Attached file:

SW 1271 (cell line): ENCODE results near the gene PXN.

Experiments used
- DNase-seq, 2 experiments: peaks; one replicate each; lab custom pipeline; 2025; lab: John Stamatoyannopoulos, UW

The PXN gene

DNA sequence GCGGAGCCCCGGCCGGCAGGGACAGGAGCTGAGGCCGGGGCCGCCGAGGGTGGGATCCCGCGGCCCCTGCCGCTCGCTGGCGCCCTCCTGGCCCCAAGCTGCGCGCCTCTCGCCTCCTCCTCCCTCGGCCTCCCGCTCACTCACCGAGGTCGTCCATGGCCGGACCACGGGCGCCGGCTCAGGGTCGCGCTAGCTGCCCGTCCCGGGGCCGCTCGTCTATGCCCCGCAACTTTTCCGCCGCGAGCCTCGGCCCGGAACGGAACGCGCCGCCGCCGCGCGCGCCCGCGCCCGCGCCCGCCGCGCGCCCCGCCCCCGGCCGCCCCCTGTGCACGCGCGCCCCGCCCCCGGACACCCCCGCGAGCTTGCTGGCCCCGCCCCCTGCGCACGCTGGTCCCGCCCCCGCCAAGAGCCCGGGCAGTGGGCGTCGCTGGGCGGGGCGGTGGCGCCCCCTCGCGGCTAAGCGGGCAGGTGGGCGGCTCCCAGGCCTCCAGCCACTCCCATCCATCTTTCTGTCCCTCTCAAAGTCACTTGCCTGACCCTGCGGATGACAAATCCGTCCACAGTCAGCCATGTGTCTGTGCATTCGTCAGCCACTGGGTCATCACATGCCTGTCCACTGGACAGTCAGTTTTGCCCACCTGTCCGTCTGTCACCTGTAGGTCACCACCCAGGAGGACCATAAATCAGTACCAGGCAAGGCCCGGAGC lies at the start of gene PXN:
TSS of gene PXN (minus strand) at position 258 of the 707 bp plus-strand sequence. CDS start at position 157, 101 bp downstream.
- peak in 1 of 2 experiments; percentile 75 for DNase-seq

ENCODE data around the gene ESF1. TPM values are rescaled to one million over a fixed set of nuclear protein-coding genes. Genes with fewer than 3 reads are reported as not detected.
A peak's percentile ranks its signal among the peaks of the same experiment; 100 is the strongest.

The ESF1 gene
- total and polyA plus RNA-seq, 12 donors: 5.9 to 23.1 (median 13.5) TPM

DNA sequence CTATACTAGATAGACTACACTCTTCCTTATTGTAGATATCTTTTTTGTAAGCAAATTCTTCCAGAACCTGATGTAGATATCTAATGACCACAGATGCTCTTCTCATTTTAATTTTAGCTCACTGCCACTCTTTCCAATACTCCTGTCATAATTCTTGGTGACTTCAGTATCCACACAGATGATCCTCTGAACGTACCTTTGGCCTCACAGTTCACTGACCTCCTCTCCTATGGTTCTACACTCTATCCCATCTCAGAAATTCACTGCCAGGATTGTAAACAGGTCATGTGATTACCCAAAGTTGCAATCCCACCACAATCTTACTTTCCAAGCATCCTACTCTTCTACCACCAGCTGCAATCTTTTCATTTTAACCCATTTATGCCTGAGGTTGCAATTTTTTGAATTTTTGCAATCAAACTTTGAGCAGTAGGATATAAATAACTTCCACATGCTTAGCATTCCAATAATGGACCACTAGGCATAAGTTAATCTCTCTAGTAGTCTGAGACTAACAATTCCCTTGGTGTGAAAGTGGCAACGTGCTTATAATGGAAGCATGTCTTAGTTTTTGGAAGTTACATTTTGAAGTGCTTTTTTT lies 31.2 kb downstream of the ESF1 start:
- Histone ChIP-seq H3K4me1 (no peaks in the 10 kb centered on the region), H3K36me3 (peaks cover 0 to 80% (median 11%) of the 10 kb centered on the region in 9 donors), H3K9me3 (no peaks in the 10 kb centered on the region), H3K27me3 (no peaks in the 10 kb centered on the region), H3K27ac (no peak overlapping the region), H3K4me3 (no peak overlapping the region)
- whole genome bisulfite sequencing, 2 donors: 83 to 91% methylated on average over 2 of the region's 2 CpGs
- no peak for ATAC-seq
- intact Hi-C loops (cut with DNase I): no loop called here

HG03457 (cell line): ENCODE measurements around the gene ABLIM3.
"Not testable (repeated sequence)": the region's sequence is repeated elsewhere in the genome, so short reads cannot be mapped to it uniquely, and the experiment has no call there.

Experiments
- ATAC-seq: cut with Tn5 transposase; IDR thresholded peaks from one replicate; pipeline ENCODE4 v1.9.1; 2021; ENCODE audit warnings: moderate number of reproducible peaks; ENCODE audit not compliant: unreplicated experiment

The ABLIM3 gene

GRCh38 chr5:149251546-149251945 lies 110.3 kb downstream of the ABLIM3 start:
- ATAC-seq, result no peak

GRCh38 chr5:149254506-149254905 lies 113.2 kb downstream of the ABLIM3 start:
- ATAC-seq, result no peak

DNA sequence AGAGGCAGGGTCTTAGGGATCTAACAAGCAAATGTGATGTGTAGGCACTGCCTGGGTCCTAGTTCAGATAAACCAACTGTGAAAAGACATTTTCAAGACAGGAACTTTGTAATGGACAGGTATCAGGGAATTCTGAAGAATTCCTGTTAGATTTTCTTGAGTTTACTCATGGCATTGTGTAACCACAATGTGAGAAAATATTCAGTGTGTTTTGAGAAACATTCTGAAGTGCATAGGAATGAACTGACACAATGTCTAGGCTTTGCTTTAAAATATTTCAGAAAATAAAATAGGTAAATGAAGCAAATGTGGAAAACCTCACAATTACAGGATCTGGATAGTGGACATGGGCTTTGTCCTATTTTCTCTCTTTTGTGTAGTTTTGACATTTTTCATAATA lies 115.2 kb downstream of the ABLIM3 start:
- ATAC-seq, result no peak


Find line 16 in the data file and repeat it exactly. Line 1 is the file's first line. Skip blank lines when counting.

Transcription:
- intact Hi-C loops (cut with DNase I): no loop called here